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Hold, Please: Customer Service Still a Challenge for IRS

Oct. 31, 2019, 8:45 AM

The other day, I sat on hold with the Internal Revenue Service for more than three hours. I took to Twitter to complain, and my fellow tax professionals had little sympathy: Long phone waits remain the rule, not the exception.

It’s not surprising that improving customer experience remains one of the most serious management and performance challenges confronting the IRS, according to a recent report from the Treasury Inspector General for Tax Administration.

TIGTA is required by law each year to prepare a report summarizing the most significant challenges facing the IRS. As part of the Reports Consolidation Act of 2000 (now Public Law 106-531), TIGTA is also required to assess the IRS’ progress in addressing those challenges.

According to TIGTA, the IRS’s top management and performance challenges, in order of priority, for fiscal year 2020 (which began on Oct. 1 and will end on Sept. 30, 2020) are:

1. Security Over Taxpayer Data and Protection of IRS Resources
2. Implementing Tax Law Changes
3. Addressing Emerging Threats to Tax Administration
4. Supporting an Enhanced Taxpayer Experience
5. Modernizing IRS Operations
6. Improving Tax Reporting and Payment Compliance
7. Reducing Fraudulent Claims and Improper Payments
8. Impact of Global Economies
9. Protecting Taxpayer Rights and
10. Achieving Operational Efficiencies

If the list looks familiar, you’ve got a good memory. The challenges are very similar to those reported last year. A key reason for many of the issues also remains the same: funding.

While the IRS budget has increased slightly for the most recent year—from $11.2 billion to $11.4 billion—the dollars allotted to the agency remain lower than they were in fiscal year 2008. That has resulted in, among other things, a significant reduction in the number of full-time employees.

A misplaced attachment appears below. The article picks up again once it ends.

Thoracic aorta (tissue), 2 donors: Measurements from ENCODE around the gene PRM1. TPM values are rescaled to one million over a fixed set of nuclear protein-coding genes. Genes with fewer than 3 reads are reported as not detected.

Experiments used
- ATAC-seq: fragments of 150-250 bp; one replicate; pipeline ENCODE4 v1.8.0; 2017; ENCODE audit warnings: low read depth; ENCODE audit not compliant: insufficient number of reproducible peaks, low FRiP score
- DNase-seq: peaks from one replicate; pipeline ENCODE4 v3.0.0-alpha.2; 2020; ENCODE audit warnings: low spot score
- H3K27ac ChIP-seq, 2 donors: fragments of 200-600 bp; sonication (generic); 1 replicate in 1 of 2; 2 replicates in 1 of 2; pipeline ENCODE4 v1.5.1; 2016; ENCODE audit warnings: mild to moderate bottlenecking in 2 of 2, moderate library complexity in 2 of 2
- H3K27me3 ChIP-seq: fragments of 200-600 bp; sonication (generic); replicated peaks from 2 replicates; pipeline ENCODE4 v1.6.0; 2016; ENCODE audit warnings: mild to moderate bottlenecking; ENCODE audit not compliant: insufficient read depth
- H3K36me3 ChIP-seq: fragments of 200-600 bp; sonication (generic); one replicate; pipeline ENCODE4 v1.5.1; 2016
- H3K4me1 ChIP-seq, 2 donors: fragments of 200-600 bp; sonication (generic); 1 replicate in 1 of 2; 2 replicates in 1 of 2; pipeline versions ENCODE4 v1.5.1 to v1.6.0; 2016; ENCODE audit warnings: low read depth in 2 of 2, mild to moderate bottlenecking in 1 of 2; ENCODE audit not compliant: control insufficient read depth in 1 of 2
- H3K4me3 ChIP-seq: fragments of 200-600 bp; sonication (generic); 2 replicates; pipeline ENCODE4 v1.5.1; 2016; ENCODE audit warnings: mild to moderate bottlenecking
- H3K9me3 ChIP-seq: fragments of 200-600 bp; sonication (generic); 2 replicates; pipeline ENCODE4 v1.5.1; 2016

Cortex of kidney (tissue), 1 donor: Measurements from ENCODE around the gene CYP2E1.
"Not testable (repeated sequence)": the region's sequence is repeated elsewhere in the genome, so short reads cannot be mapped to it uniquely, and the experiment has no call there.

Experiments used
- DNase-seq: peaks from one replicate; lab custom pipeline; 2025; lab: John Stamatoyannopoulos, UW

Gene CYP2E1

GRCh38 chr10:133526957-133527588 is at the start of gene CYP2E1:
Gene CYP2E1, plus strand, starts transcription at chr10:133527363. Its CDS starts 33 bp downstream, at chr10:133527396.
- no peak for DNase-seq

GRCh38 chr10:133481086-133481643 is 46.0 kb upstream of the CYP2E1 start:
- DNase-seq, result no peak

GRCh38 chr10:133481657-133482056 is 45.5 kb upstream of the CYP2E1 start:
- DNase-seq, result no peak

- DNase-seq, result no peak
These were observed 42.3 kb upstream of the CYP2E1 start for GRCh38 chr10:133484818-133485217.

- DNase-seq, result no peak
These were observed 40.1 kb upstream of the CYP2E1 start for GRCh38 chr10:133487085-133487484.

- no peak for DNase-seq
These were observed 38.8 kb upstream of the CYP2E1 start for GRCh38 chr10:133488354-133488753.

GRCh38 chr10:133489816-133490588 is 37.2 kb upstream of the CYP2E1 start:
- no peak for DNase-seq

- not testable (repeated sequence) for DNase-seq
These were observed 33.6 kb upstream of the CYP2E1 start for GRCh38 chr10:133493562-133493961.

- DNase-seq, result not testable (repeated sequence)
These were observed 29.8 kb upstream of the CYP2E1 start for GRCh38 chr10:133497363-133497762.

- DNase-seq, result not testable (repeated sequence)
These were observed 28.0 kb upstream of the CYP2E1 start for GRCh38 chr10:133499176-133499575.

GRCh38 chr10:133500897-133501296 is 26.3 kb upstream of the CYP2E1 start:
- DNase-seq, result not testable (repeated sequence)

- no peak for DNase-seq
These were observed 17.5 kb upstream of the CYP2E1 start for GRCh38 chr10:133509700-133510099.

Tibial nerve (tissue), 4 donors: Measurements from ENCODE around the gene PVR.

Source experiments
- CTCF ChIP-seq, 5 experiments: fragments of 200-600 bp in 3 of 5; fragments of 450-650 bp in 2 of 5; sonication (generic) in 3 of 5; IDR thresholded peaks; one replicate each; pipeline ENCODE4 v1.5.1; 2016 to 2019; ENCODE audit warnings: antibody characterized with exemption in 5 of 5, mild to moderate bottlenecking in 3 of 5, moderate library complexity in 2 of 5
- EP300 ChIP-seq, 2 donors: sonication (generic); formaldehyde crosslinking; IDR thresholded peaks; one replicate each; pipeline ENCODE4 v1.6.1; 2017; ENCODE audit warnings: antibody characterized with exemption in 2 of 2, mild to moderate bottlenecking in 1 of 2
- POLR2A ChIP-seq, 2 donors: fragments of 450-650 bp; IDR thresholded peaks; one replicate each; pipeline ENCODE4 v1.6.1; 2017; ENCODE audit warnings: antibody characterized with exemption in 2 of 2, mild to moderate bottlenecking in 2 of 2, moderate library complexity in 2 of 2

In 2018, for example, the IRS used 73,519 full-time equivalent positions, a decrease of 15.5% since 2013.

‘Serious Underlying Issue’

The trend toward fewer employees available to answer questions—in person and over the phone—directly impacts the quality of taxpayer services. TIGTA emphasized that human capital is still “a serious underlying issue that impacts all 10 of the Major Management Challenges.”

Unfortunately, TIGTA expects that the staffing issues will continue. That’s problematic, because the agency is tasked with overseeing more laws in the coming years, not fewer.

At the top of the list: administering the provisions of the Tax Cuts and Jobs Act. According to TIGTA, to ensure taxpayer readiness for the TCJA, the IRS had to create 48 new tax products, revise 494 existing tax products, and perform computer programming changes affecting 128 information technology systems.

Those numbers don’t include additional outreach to notify taxpayers about TCJA-related changes, and hiring and training employees to address taxpayer questions.

The IRS must also continue to educate taxpayers and encourage compliance under existing tax laws, such as the Protecting Americans from Tax Hikes Act of 2015 (PATH Act).